4 min read: ‘ARC ANGLE’: FEBRUARY 2024
A roundup of the latest news, legal updates, and industry trends from Arc Legal...
The Arc team regularly provides media comment on relevant issues. Below is from an article published in the insurance trade publication, Post Magazine, on The Legal Services Act.
While the Legal Services Act allows greater flexibility for non-legal firms to get involved with selling legal services, it remains uncharted water for companies keen to expand into new areas. Alwynne Gwilt reports on the latest developments and potential risks
With the appointment of the Legal Services Board last month, it appears the government remains on track to deregulate the industry as planned under the Legal Services Act 2007, which came into force last October. The Act will eventually allow legal firms to partner with companies in the insurance, accountancy and finance worlds – among others – through alternative business structures.
This offers the opportunity for big-brand legal products to emerge – picture Tesco-Law or M&S will-writing services – which could potentially dominate the market, widen consumer access to legal services and provide a new income stream for insurers and solicitors alike. It is, in many senses, a new legal frontier.
High street blues
Richard Finan, director at Arc Legal Assistance, is prepared to go further by saying the Act could signal the end of high street law firms, as bigger companies with greater buying power take on larger cases and employ less-qualified, lower-paid solicitors to handle straightforward cases. He adds: “I don’t think high street firms need to exist. How many people still go into their high street banker when they can do it online?”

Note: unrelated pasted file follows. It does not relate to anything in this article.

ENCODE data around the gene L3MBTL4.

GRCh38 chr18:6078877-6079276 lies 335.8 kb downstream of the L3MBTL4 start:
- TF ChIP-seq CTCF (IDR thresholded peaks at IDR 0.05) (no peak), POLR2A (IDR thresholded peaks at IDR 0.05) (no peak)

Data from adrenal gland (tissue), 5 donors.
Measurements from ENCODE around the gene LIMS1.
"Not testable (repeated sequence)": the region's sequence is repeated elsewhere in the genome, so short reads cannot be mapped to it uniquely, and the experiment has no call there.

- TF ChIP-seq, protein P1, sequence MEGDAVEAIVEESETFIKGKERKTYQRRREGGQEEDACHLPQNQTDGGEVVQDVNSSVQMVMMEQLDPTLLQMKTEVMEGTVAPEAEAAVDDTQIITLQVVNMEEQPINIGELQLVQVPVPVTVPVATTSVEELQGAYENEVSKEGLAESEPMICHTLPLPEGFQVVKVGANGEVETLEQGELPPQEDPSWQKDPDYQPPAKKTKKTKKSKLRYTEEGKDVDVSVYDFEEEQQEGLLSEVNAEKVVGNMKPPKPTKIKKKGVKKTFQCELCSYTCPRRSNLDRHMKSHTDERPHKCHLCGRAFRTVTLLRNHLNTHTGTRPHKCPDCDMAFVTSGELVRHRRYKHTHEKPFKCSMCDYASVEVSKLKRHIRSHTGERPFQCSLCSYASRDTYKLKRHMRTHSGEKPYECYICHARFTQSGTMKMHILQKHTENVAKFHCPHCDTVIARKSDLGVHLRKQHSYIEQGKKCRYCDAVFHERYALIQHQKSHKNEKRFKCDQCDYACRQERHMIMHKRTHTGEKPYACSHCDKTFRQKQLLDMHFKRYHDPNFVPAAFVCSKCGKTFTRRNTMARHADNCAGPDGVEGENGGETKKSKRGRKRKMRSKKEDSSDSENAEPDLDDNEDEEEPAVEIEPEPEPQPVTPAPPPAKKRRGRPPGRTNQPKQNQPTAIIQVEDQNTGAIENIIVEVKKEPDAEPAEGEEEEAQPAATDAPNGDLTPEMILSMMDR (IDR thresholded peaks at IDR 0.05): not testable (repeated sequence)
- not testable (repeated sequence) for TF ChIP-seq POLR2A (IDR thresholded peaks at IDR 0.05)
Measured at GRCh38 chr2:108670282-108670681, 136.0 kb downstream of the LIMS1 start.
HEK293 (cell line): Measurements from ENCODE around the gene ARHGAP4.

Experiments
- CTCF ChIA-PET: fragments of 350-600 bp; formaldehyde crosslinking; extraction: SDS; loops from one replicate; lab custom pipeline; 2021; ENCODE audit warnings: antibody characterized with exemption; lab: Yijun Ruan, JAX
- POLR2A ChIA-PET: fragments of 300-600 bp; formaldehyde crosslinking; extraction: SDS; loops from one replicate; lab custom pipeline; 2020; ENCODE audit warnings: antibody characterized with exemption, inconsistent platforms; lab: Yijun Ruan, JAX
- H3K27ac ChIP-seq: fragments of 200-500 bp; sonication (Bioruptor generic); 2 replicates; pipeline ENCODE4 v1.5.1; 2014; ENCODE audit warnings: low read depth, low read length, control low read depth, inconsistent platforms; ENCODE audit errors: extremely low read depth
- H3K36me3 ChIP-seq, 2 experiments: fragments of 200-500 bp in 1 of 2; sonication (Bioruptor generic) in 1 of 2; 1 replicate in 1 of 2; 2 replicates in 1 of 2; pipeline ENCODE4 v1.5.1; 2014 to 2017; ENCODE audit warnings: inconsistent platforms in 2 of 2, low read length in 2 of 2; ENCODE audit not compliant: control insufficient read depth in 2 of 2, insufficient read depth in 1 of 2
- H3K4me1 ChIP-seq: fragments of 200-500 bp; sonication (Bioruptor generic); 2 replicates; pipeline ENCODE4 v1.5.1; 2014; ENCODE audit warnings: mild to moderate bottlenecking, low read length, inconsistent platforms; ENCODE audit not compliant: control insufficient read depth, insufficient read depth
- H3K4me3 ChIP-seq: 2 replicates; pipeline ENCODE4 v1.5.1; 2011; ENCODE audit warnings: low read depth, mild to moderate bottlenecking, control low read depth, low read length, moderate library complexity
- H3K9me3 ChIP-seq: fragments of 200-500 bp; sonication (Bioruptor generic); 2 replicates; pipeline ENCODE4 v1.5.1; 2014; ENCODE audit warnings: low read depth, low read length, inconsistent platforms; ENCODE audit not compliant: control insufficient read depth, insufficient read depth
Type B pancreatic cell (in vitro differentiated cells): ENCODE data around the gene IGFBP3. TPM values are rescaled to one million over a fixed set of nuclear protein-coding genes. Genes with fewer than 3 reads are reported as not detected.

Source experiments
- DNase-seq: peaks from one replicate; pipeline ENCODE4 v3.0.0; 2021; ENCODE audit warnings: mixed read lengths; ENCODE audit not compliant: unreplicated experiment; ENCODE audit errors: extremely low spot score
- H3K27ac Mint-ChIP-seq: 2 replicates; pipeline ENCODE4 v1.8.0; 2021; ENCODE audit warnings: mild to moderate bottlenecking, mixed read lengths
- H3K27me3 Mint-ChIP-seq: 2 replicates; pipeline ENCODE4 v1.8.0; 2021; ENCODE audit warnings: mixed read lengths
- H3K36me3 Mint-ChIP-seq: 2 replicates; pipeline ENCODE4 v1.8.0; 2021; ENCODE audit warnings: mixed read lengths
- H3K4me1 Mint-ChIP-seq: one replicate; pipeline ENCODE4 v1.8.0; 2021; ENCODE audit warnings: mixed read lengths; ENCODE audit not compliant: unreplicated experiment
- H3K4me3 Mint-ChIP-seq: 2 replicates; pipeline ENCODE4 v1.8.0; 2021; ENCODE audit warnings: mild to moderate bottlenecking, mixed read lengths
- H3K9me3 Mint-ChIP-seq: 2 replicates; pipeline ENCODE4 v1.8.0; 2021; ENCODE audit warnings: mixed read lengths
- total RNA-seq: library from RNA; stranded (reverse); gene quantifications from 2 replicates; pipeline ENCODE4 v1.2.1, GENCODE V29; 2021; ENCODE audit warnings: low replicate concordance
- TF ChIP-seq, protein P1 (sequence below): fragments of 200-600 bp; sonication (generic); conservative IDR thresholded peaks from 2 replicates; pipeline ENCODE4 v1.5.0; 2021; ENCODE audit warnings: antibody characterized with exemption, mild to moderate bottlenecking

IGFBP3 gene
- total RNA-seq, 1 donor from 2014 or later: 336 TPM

One legal service provider’s perspective:
Richard Finan, director at Arc Legal Assistance, has been following the Act closely since the original consultations began. Speaking to Post, he outlines what he believes are the major points that insurers and legal companies should be aware of, along with the possible negative points of its implementation.
The Legal Services Act does four main things, says Mr Finan:
1. Creates the Office for Legal Complaints with an ombudsman. Up until now if you have a complaint against a lawyer or provider of legal services you would bring it to the Law Society, which is a regulatory organisation made up of lawyers regulating lawyers, so there are bound to be a few problems;
2. Forms the Legal Services Board that will be responsible for overseeing the regulatory body and any other bodies that supervise legal service providers;
3. Sets out what the regulatory objectives are;
4. And, finally, looks after the implementation of alternative business structures.
There are three potential issues that arise from the new Act, according to Mr Finan. The first is around conflict of interest. “If an insurer owns a law firm,” he explains, “the law firm still has to act in the best interest of customers but there’s a clear conflict because it’s in (the insurer’s) commercial interest to be perhaps more selective over the cases it runs, whereas if you’re an independent law firm you don’t have that problem.”
The second possible issue arises around regulation. Currently, the insurance market is regulated by the Financial Services Authority but this body will not be able to also cover the legal aspect of a company’s interests. “Everyone moans already about the FSA,” he says, adding that dual-regulation could be a deterrent for smaller companies. “If you’ve got a serious amount of work that you’re sending into your law firm then you can live with it. Most insurers will be big enough to do it and the big brokers will do it but the small to medium-sized broker possibly won’t.” And finally, Mr Finan says there is a potential issue if a broker or insurer decides to set up its own new law firm. “There has to be high volumes of work but, to deal with that, you have to be able to do so efficiently and have the structures in place to handle it,” he adds. As such, Mr Finan believes most insurers will look at doing joint-ventures with companies or buying a whole law-firm outright, which is already equipped to handle legal issues.
The full article can be found at www.postonline.co.uk